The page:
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Animal Update: Dealing With Pets’ Eye Problems

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(credit: Joe Raedle/Getty Images)

(credit: Joe Raedle/Getty Images)

MelissaCulross_180 Melissa Culross
Melissa Culross had intended to become a novelist but was side-lined...
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SAN FRANCISCO (KCBS)— Pets’ eye health care ranges from superficial wounds that are common in young animals, to more severe problems seen in elderly pets, like glaucoma or cataracts, which can lead to your pet going blind.

For young animals, eye problems are usually a result of corneal abrasions or scratches— often times due to trauma. Depending on their severity (superficial or deep), these injuries heal within days or weeks.

However, as animals age, it is more common to see cataracts or glaucoma in your pets. Dr. Jennifer Scarlett with the SF SPCA said glaucoma is the buildup of fluid. Eyes normally will naturally drain the fluid, but sometimes due to congenital defects or trauma, it sometimes builds up, causing the eye to swell and becomes very painful.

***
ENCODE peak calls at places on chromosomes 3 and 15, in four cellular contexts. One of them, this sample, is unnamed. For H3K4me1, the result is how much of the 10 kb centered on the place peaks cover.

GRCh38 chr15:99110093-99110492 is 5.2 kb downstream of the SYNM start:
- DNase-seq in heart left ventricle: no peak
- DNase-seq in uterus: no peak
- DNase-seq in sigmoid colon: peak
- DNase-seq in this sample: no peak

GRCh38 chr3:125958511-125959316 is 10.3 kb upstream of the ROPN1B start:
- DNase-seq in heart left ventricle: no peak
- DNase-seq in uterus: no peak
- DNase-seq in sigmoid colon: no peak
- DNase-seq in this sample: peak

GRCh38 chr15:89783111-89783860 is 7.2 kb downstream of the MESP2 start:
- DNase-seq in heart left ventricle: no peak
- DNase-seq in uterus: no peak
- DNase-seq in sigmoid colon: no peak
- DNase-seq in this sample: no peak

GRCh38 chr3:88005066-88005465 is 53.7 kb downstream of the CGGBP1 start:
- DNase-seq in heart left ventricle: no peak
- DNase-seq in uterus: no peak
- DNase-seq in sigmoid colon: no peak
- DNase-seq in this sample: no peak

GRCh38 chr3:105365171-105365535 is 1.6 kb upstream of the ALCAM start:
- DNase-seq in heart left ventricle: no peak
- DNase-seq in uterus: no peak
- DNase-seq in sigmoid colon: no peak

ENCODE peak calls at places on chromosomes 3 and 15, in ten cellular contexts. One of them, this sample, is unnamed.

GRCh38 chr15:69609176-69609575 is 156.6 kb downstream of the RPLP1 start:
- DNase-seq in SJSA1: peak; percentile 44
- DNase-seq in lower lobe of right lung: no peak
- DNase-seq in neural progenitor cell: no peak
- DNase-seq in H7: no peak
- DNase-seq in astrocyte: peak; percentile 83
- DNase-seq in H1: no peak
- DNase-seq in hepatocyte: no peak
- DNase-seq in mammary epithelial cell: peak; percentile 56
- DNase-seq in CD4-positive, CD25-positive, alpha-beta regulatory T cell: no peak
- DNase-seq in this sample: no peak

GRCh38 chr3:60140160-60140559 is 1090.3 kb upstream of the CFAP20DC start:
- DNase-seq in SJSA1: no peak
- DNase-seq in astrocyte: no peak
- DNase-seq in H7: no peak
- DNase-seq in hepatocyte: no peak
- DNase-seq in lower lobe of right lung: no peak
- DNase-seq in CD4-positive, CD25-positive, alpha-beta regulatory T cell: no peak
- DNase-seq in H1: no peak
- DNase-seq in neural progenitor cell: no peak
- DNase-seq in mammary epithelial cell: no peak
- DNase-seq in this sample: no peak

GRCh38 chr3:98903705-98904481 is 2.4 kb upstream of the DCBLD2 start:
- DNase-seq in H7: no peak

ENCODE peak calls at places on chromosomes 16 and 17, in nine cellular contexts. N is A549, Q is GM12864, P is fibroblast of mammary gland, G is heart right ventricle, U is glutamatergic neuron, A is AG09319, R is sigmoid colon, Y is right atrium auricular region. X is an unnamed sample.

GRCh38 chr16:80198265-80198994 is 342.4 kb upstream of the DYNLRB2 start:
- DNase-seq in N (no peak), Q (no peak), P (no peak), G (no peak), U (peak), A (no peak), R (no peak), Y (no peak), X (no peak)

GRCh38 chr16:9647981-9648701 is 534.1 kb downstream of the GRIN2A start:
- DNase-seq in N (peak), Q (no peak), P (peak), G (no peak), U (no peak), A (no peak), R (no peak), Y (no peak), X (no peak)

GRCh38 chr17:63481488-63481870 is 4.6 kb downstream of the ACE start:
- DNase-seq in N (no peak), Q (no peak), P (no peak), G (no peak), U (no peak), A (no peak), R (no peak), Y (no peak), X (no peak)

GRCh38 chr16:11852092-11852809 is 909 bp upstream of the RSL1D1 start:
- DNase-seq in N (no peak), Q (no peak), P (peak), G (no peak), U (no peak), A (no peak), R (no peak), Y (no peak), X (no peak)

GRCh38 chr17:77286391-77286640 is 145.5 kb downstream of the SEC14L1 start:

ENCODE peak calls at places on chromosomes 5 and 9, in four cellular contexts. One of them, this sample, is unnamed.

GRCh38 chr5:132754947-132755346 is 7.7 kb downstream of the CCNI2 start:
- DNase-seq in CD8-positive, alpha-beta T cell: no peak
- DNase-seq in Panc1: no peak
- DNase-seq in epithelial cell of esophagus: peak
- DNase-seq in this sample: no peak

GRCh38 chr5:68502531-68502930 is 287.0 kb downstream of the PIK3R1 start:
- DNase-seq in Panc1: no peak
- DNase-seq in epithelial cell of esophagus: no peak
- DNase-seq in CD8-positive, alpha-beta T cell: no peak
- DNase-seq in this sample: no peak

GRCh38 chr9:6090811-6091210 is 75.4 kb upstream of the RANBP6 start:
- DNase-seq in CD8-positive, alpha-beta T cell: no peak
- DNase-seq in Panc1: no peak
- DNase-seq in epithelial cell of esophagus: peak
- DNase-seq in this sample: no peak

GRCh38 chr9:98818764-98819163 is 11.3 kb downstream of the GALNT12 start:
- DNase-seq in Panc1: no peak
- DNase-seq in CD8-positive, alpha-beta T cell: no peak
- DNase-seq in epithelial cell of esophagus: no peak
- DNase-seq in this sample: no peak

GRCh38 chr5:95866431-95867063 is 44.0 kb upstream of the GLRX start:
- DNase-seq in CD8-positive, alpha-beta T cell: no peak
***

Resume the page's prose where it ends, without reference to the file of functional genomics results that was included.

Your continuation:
This is an emergency treatment that animals have to see their veterinarian for. Cataracts are generally a hardening of the lens, again it can be congenital or age related. This can be a natural progression. Oftentimes, as dogs age, you can see a blue haze in their eyes. Even though they’re experiencing hardening of the lens, they can still see.

As that continues, the lens can become completely opaque and they will become blind. While there are surgical treatments to treat cataracts and glaucoma in your pets, in the case of blindness, they can learn their surroundings in their home, but you’ll want to make sure that you cut them off from barriers and patios. Of course they respond well to voices and hearing. Remember that they know about 200 to 300 words a lot of talking can help.

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